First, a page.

Graduate School of Biomedical Sciences

Santosh Thapa
GSBS student selected to study global disease threatsBy Jan Jarvis PhD candidate Santosh Thapa will get a global perspective on Ebola, dengue fever, antimicrobial resistance and other threats when he travels to Sweden to participate in a European Centre for Disease Prevention and Control program. The Graduate School of Biomedical Sciences student has been selected to attend the September program as a Read More »

Aug 16, 2016

Abe CUNNINGHAM Steve MIFFLIN FC
Investigating the link between sleep apnea and high blood pressureWhen people with sleep apnea stop breathing at night, it’s no surprise that their blood pressure goes up. But what’s less well known is that it stays that way, long after one’s breathing returns to normal. Researchers at UNT Health Science Center want to figure out why and hope that discovery will lead to better Read More »

Aug 10, 2015

Students with washing machine FC
Coming clean in a time of needIt was a no-brainer, they said. Students in one of UNT Health Science Center’s most rigorous programs saw working folks struggling – and fixed their problem. Here’s how it unfolded on a recent afternoon. Each new crop of Medical Sciences students, part of an intense 12-month master’s degree program, does a team-building exercise, traditionally a Read More »

Jul 8, 2015

thumbnail
A wider window for treating strokeWhen someone has a stroke, there’s a very narrow window – three hours or less –when the drug tPA can be used to dissolve blood clots and restore blood flow. But few people benefit from this treatment because they don’t get care fast enough, said Shaohua Yang, PhD, MD, Professor of Pharmacology and Neuroscience. By Read More »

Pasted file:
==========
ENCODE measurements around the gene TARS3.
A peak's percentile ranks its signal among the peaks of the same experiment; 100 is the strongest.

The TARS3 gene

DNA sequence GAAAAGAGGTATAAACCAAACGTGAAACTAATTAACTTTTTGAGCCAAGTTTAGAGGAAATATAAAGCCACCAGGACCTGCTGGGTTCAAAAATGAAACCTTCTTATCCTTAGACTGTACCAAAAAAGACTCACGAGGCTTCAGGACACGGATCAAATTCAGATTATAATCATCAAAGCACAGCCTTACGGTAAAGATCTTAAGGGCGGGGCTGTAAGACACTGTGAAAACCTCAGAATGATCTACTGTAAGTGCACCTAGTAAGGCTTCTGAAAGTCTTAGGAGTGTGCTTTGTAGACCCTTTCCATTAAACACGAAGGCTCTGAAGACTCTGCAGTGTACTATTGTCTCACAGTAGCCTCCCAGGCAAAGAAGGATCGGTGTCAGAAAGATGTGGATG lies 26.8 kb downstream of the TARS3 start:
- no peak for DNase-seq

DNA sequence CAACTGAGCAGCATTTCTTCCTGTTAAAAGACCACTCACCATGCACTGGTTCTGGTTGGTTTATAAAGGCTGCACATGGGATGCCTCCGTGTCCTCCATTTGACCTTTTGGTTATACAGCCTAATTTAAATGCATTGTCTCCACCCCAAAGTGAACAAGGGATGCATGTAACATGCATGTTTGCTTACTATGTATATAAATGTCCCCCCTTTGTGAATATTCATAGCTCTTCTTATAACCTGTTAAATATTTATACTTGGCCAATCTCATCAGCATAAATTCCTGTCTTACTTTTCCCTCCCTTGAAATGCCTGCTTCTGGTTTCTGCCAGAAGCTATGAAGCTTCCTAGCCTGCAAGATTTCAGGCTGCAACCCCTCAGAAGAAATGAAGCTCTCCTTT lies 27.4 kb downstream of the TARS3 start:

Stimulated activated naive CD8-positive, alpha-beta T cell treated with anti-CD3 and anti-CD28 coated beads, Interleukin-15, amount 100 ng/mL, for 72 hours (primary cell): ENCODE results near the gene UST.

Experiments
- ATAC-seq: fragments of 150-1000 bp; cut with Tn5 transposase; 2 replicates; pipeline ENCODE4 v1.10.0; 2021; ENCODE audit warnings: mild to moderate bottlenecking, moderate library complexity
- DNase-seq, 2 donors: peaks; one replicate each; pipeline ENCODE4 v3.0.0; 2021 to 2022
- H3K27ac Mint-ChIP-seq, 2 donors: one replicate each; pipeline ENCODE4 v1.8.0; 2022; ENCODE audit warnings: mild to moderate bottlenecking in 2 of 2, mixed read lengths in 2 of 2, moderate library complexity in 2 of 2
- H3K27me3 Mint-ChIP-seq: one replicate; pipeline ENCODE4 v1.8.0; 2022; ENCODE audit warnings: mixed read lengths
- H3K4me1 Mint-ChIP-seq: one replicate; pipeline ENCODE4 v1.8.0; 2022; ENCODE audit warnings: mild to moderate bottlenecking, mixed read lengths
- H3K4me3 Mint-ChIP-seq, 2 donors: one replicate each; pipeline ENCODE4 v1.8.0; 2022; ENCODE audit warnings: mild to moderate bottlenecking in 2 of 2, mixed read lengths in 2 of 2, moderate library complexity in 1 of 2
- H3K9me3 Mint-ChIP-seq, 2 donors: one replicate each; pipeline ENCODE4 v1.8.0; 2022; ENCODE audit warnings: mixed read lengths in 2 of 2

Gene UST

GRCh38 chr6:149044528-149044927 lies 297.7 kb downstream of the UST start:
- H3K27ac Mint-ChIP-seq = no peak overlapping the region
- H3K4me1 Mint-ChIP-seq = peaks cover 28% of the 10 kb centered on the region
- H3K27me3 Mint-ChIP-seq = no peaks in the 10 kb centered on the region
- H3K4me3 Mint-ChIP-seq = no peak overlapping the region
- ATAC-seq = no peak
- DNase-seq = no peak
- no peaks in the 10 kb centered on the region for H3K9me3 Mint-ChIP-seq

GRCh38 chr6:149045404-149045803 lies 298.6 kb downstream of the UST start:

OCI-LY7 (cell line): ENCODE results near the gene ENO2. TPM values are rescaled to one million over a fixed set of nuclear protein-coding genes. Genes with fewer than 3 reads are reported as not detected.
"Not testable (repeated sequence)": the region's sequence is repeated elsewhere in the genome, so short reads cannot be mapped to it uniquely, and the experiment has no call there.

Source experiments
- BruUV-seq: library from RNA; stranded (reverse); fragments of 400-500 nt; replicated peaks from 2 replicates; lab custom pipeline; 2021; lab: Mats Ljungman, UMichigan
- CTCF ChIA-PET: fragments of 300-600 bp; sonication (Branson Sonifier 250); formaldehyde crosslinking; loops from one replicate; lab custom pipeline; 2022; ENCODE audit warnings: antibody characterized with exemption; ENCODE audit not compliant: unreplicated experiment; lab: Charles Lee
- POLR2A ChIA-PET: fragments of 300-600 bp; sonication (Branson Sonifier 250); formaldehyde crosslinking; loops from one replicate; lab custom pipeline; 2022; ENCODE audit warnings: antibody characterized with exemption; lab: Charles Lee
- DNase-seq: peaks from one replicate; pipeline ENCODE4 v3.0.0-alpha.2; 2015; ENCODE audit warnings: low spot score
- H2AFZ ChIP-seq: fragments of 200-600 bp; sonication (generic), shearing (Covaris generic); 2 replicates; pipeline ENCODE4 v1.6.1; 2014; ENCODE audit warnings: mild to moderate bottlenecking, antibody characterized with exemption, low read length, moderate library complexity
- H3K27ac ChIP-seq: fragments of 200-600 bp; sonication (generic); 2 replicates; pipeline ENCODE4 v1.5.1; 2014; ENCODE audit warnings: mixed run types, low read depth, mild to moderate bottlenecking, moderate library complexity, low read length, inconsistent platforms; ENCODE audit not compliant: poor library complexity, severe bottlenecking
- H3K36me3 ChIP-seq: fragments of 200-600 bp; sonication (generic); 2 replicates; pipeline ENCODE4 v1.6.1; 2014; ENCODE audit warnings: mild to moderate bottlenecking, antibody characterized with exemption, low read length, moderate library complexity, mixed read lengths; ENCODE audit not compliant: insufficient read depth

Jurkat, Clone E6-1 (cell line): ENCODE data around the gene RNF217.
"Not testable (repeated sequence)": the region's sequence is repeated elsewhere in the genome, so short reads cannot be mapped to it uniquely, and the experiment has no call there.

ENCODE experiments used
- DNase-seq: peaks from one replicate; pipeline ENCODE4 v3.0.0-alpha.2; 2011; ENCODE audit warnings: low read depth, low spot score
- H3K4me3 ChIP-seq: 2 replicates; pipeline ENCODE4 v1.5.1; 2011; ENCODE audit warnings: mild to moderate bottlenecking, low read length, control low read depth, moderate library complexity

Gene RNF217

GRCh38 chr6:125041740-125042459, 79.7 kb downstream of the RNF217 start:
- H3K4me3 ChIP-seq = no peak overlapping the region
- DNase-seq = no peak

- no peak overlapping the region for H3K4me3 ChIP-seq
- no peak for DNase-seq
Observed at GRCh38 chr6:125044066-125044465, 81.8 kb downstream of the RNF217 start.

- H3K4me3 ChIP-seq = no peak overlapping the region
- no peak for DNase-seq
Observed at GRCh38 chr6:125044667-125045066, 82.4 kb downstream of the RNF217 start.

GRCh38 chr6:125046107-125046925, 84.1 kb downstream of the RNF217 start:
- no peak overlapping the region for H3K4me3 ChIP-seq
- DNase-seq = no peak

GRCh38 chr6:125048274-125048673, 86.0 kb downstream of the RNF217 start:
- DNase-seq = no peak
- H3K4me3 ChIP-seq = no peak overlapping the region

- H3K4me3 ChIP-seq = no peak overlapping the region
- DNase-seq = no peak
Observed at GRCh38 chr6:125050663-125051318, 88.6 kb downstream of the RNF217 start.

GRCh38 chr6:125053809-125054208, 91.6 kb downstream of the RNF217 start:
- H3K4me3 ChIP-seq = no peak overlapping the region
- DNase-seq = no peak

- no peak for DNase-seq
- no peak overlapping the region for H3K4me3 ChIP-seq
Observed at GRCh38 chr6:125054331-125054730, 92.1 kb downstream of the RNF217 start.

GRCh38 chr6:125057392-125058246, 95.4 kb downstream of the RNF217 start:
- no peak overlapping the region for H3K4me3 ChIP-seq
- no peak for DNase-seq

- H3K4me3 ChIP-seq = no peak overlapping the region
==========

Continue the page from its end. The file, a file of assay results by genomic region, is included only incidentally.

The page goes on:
Jul 8, 2015

Rebecca Cunningham Research FC
Is there a testosterone link to Parkinson’s?Parkinson’s disease affects more men than women, but no one knows why. Understanding what puts men at a two- to-three times greater risk of this progressive neurological disorder, best known for causing tremors, could shed light on this condition and one day lead to medications to treat it, said Rebecca Cunningham, PhD, Assistant Professor of Read More »

Jun 19, 2015

thumbnail
Forster awarded Denham Harman Award for aging researchFor more than three decades, Michael Forster, PhD, has studied ways to slow the aging process and help people live longer, healthier lives. In May, the American Aging Association will present Dr. Forster, Chair of Pharmacology & Neuroscience, with the Denham Harman Research Award. Named after the association’s co-founder, the award honors those who have Read More »

May 7, 2015

thumbnail
UNTHSC Missing Persons Lab helps ID fourth person from Florida boys schoolThe Missing Persons Lab at UNT Health Science Center used DNA analysis to help identify a fourth young person buried years ago in an unmarked grave at a Florida reform school. The most recent identification was of Sam Morgan, who records indicate entered the Arthur G. Dozier School for Boys on Sept. 23, 1915. Morgan, Read More »

Feb 5, 2015

Feature GSBS NRMN
With support from NIH, efforts to diversify biomedical workforce begin at UNTHSCA national effort to increase the number of researchers from underrepresented minority backgrounds in the biomedical and behavioral workforce is beginning to take shape after a recent meeting at UNT Health Science Center. A kickoff meeting for the newly formed National Research Mentoring Network featured the project’s four principal investigators -including UNTHSC’s Jamboor K. Vishwanatha, Read More »

Jan 27, 2015

no news photo
Research into nanoparticle delivery of cancer drugs receives CPRIT fundingA drug-delivery system that targets and destroys ovarian cancer cells is one step closer to improving the outcome for women diagnosed with the often deadly disease. A $742,000 Cancer Prevention and Research Institute of Texas (CPRIT) grant will be used to strengthen research on the use of "good cholesterol" nanoparticles that can selectively shrink or Read More »

Dec 18, 2014

no news photo
Link between high testosterone levels and aggression in male Alzheimer’s patients?Having higher levels of testosterone could increase the risk for aggression, hallucinations and other acting-out behaviors in men who already have Alzheimer’s disease. Studies have found that having lower testosterone levels increased the risk for developing Alzheimer’s disease, said Dr. James Hall, Professor of Psychiatry and Behavioral Health. "But once someone already has Alzheimer’s, higher Read More »

Dec 2, 2014